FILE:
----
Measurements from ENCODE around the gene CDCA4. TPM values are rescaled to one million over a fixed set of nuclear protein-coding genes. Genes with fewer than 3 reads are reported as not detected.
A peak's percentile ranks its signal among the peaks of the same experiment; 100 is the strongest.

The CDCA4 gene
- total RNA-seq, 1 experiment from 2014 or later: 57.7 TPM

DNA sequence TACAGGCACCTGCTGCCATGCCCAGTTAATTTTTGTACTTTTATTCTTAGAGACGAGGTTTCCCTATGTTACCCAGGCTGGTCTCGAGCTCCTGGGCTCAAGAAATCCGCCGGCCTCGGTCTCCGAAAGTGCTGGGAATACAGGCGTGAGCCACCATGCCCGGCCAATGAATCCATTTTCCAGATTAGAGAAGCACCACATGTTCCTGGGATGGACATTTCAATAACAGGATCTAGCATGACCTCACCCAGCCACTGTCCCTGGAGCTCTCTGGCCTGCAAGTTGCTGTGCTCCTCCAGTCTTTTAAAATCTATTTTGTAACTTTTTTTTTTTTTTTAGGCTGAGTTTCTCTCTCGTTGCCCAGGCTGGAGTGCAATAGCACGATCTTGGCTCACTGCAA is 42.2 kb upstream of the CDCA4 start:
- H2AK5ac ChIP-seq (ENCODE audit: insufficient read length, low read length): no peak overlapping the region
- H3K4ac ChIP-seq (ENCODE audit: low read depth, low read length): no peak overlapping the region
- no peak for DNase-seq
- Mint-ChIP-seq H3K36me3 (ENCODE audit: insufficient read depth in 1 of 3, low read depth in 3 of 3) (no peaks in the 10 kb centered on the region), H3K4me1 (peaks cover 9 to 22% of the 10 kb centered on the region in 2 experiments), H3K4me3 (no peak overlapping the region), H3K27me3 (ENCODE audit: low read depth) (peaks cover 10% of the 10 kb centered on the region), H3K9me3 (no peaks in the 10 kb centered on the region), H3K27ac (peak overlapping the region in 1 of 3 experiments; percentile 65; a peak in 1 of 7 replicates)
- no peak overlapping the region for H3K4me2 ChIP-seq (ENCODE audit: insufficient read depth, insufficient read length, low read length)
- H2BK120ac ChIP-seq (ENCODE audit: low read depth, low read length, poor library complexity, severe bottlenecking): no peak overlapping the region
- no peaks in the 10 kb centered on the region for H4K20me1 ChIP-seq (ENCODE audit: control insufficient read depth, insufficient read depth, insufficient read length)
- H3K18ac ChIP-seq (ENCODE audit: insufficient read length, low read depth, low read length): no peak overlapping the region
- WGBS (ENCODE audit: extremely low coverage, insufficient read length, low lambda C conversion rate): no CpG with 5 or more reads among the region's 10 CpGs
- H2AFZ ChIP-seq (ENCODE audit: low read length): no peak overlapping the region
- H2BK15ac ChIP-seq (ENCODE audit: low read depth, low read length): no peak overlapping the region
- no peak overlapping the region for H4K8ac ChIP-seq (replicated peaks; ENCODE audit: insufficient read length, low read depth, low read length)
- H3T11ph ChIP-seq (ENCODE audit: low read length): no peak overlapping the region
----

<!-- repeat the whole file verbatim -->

Measurements from ENCODE around the gene CDCA4. TPM values are rescaled to one million over a fixed set of nuclear protein-coding genes. Genes with fewer than 3 reads are reported as not detected.
A peak's percentile ranks its signal among the peaks of the same experiment; 100 is the strongest.

The CDCA4 gene
- total RNA-seq, 1 experiment from 2014 or later: 57.7 TPM

DNA sequence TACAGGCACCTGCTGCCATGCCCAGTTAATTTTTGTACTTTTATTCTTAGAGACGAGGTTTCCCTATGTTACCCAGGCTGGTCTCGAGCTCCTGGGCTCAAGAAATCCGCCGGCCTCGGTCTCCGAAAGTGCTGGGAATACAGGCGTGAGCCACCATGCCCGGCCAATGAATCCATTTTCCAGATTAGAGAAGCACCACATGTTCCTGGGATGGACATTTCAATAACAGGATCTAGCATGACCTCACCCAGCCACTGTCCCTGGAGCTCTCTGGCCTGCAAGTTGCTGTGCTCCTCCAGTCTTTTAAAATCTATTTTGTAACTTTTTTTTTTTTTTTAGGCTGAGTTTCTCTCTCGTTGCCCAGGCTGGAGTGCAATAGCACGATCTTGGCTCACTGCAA is 42.2 kb upstream of the CDCA4 start:
- H2AK5ac ChIP-seq (ENCODE audit: insufficient read length, low read length): no peak overlapping the region
- H3K4ac ChIP-seq (ENCODE audit: low read depth, low read length): no peak overlapping the region
- no peak for DNase-seq
- Mint-ChIP-seq H3K36me3 (ENCODE audit: insufficient read depth in 1 of 3, low read depth in 3 of 3) (no peaks in the 10 kb centered on the region), H3K4me1 (peaks cover 9 to 22% of the 10 kb centered on the region in 2 experiments), H3K4me3 (no peak overlapping the region), H3K27me3 (ENCODE audit: low read depth) (peaks cover 10% of the 10 kb centered on the region), H3K9me3 (no peaks in the 10 kb centered on the region), H3K27ac (peak overlapping the region in 1 of 3 experiments; percentile 65; a peak in 1 of 7 replicates)
- no peak overlapping the region for H3K4me2 ChIP-seq (ENCODE audit: insufficient read depth, insufficient read length, low read length)
- H2BK120ac ChIP-seq (ENCODE audit: low read depth, low read length, poor library complexity, severe bottlenecking): no peak overlapping the region
- no peaks in the 10 kb centered on the region for H4K20me1 ChIP-seq (ENCODE audit: control insufficient read depth, insufficient read depth, insufficient read length)
- H3K18ac ChIP-seq (ENCODE audit: insufficient read length, low read depth, low read length): no peak overlapping the region
- WGBS (ENCODE audit: extremely low coverage, insufficient read length, low lambda C conversion rate): no CpG with 5 or more reads among the region's 10 CpGs
- H2AFZ ChIP-seq (ENCODE audit: low read length): no peak overlapping the region
- H2BK15ac ChIP-seq (ENCODE audit: low read depth, low read length): no peak overlapping the region
- no peak overlapping the region for H4K8ac ChIP-seq (replicated peaks; ENCODE audit: insufficient read length, low read depth, low read length)
- H3T11ph ChIP-seq (ENCODE audit: low read length): no peak overlapping the region